Laura loved apple preserving time. She remembered one day when she was a little girl, there came a crisp autumn morning after the first freeze of the season when Pa threw open the heavy door to the kitchen and called, “I’m off to the orchard, Caroline! There’s apples ready to drop, and I’m hanged if the bears are going to get ‘em.”
By noon, there were dozens of bushel baskets filled with rosy-cheeked apples stacked in the front yard. Ma took a big-bellied copper pot down from the cupboard and filled it with water from the well. She set it on the glowing cookstove to heat.
“Run and get my big butcher knife from the smokehouse, Mary,” she instructed. And away ran Mary, for she was not yet blind and was bigger than Laura, so she was trusted with knives and needles other glittering, tempting things that Laura was not allowed to touch.
Laura helped Ma drag the heavy bushel baskets into the snug, warm kitchen. When Mary returned with the butcher knife, Ma set to work peeling each apple carefully. Laura helped by handing them to her, one by one, and Mary dropped the peeled apples into the boiling water. Laura envied her because she was permitted to drop the apples into the water, but Laura was too small to do such a thing. Mary also was very beautiful, with blue eyes and golden curls, while Laura’s eyes and hair were brown as mud.
The apples bobbed and danced in the boiling water for three hours, and Ma stirred them constantly with a long-handled wooden spoon that Pa had carved for her one winter. Now and then, she tossed in a pinch of costly store-bought sugar. When she judged them done, she quickly ladled each apple into its own gleaming glass jar and topped them with scraps of old flannel that she had cut into neat squares. She tied them in place with lengths of string, then stepped back with a smile of satisfaction.
“Well! That ought to last us all winter and most of next spring, at least,” she said.
Laura wished there were apple trees on Pa’s claim in South Dakota. But there was nothing but the wide, rolling prairie and its sea of billowing grass.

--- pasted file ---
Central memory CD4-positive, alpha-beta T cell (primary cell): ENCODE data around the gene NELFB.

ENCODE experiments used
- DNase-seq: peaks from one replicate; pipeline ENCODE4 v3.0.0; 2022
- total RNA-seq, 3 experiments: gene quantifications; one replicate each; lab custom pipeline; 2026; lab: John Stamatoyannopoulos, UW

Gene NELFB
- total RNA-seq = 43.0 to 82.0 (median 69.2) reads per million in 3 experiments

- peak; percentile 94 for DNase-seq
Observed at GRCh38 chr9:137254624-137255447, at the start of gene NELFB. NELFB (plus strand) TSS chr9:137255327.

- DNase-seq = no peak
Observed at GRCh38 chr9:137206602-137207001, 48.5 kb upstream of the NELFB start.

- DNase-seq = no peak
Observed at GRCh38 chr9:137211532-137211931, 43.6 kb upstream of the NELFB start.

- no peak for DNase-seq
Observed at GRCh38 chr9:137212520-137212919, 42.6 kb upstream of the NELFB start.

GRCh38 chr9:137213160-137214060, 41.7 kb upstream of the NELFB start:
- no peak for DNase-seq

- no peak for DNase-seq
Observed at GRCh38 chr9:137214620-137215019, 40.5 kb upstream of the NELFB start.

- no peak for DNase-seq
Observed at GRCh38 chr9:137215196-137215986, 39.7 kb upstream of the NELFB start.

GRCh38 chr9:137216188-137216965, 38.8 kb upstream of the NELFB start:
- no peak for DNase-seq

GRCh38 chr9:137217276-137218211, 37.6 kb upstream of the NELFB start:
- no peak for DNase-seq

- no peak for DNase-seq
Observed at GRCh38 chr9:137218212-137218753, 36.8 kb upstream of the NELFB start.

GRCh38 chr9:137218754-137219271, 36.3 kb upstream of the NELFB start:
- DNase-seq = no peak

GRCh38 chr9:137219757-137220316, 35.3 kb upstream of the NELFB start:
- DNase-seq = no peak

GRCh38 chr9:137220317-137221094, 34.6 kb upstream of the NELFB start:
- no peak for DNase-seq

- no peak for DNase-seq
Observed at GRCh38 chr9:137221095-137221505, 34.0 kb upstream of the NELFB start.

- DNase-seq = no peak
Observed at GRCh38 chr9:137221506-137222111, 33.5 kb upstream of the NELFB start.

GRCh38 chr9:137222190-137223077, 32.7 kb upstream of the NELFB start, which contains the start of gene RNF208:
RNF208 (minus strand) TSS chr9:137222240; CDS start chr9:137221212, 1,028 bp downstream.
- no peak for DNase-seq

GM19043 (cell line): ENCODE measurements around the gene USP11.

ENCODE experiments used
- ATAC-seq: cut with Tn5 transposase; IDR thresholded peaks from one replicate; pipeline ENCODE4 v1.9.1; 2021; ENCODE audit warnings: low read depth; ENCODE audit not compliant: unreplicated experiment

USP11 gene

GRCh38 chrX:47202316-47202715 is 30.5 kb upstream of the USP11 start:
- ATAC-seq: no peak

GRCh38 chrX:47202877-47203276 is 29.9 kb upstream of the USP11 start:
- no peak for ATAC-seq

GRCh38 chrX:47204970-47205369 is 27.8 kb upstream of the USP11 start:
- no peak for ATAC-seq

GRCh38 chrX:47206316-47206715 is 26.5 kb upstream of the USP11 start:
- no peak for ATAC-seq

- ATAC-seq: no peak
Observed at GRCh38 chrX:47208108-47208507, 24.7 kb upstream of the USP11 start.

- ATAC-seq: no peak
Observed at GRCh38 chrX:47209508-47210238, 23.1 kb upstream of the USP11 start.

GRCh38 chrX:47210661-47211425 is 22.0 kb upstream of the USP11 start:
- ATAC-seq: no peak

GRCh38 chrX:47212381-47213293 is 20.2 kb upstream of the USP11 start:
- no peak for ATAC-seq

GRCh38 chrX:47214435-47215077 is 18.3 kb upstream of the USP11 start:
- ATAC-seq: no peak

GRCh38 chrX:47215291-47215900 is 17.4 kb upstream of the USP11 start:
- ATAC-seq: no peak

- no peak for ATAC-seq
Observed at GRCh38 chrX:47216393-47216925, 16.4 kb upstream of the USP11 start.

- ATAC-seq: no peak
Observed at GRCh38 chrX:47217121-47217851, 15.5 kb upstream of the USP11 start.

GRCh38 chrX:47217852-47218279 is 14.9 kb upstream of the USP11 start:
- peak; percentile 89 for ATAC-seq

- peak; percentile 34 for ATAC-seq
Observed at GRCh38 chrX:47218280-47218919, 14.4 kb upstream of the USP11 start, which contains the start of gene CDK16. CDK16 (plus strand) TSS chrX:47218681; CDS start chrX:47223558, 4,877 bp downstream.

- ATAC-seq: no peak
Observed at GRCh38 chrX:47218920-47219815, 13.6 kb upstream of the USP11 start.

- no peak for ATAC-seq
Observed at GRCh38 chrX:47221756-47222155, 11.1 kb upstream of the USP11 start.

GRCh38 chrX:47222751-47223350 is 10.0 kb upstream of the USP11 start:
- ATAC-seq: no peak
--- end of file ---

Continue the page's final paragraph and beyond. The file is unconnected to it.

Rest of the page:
No, the candy did not taste like Ma’s preserves. It tasted of chocolate and nothing more.
“What flavor is the candy, Pa?” asked Carrie.
“Try and guess,” Pa said, his blue eyes twinkling merrily.
Carrie thought a moment.
“Molasses,” she said hesitantly.
Pa shook his head.
“Maple sugar, like Mr. Edwards brought us for Christmas after walking 80 miles through a blizzard to bring us our gifts,” Mary guessed.
“Ah, good old Edwards! That’s the sort of neighbor a man’ll never forget,” Pa said. “But you’re wrong, Mary. It’s not maple sugar.”
“I dare say it’s flavored with some new-fangled Japanese concoction,” Ma judged.
“Right you are, Caroline. Can’t beat the Scots-Irish—you’re a wonder!” Pa said.
The candy did not taste like anything but chocolate. Laura opened her mouth to argue. She closed it quickly. She must not contradict Ma.
“The Japanese fellows who made this candy added a funny sort of red bean called an ‘azuki.’ The grow ‘em all over Japan. Johnson said they’re a bit like our baking beans.”
Carrie and Mary both nodded.
“Of course, that’s just what it tasted like!” Mary said.
“I like the taste of those beans, Pa,” Carrie said.
“What a peculiar thing to put in a candy,” Ma murmured, shaking her head.
Laura felt contrary and mean. She could not taste any beans, nor molasses, nor maple. But she did not dare say so.
“Well, I’d say this calls for a little music,” Pa declared, reaching up to take his fiddle-box down from the top shelf of the polished whatnot, which stood in the corner of the bare, little room.
At the sight of the familiar old fiddle, Laura forgot her crossness. Its graceful, curving body glowed in the warm lamplight. Pa settled the fiddle under his chin and took up the slender bow. He tuned the instrument carefully, then struck a note. It rang out with a pleasant, golden tone that made the humble claim shanty in the middle of the big, lonely prairie seem cozy and warm and safe.
Laura’s heart felt so full and happy as Pa’s fiddle sang along with his rich baritone. Mary’s sweet soprano joined Ma’s clear contralto, and together they sang:
Noyama mo sato mo
Kasumi ka kumo ka
Asahi ni niou